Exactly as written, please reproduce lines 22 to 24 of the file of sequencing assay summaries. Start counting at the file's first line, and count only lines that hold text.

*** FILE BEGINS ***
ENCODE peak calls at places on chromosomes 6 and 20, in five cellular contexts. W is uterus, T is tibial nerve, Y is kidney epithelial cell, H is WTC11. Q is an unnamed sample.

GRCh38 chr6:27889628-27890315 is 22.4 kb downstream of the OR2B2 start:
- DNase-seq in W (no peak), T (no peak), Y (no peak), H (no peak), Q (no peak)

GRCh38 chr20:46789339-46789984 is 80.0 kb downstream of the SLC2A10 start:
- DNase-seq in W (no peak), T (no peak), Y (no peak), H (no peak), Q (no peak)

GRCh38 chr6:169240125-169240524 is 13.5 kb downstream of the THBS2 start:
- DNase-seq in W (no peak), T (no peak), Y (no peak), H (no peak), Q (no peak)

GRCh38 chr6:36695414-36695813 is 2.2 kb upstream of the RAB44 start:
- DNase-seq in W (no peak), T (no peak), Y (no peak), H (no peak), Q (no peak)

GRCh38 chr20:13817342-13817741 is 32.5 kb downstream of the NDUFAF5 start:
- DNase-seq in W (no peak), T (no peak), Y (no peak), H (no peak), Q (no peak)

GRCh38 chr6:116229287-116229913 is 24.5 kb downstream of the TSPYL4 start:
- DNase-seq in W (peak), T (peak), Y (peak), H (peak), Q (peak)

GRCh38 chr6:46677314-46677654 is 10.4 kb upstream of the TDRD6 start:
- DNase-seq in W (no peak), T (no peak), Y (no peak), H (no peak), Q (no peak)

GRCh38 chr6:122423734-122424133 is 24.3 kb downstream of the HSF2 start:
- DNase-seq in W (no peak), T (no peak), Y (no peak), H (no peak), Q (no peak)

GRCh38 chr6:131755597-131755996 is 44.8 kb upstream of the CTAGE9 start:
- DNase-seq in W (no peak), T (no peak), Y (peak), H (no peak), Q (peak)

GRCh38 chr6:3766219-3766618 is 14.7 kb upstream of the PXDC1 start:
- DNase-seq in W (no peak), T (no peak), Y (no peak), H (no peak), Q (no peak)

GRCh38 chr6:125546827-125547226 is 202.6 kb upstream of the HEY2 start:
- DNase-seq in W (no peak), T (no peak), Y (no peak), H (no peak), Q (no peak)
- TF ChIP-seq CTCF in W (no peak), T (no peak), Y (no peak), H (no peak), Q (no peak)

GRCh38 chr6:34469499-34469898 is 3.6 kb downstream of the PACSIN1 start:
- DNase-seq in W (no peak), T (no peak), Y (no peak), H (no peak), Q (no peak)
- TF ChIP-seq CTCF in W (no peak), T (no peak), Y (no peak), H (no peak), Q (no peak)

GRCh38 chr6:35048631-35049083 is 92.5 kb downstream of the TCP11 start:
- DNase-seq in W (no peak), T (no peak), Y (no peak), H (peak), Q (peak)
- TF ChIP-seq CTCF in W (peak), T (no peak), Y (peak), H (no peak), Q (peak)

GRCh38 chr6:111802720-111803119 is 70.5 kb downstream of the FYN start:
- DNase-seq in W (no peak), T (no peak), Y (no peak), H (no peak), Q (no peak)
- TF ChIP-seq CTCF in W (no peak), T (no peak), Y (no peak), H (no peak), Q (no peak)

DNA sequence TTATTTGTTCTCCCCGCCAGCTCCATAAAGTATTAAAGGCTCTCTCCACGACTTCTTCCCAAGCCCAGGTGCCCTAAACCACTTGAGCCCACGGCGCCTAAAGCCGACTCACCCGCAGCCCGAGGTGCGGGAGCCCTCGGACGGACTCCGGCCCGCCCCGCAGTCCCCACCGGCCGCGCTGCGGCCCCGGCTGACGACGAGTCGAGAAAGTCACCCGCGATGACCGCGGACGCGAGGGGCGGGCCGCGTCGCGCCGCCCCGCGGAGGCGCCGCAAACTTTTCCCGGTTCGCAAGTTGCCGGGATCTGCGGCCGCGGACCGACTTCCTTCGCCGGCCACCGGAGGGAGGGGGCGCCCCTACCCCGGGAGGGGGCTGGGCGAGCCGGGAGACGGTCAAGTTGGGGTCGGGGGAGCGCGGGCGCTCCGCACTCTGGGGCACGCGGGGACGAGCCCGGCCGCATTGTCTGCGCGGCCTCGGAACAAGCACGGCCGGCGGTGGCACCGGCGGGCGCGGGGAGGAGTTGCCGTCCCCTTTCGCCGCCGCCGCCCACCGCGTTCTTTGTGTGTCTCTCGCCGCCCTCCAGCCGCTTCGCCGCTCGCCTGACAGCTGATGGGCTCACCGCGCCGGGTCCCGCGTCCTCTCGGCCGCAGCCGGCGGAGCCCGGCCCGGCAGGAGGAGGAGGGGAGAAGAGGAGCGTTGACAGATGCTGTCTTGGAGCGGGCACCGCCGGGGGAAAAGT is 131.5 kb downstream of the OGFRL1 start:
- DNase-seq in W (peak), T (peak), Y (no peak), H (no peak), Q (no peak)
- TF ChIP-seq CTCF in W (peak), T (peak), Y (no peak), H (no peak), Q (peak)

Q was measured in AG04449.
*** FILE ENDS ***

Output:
GRCh38 chr6:125546827-125547226 is 202.6 kb upstream of the HEY2 start:
- DNase-seq in W (no peak), T (no peak), Y (no peak), H (no peak), Q (no peak)
- TF ChIP-seq CTCF in W (no peak), T (no peak), Y (no peak), H (no peak), Q (no peak)